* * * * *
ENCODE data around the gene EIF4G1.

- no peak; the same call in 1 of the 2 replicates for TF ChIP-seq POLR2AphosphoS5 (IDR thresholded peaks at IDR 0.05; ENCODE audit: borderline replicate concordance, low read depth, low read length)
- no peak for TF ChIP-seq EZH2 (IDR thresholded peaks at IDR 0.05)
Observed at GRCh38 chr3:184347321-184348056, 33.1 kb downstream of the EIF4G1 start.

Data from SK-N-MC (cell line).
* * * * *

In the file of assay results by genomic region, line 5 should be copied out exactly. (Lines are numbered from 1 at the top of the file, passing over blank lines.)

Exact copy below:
Data from SK-N-MC (cell line).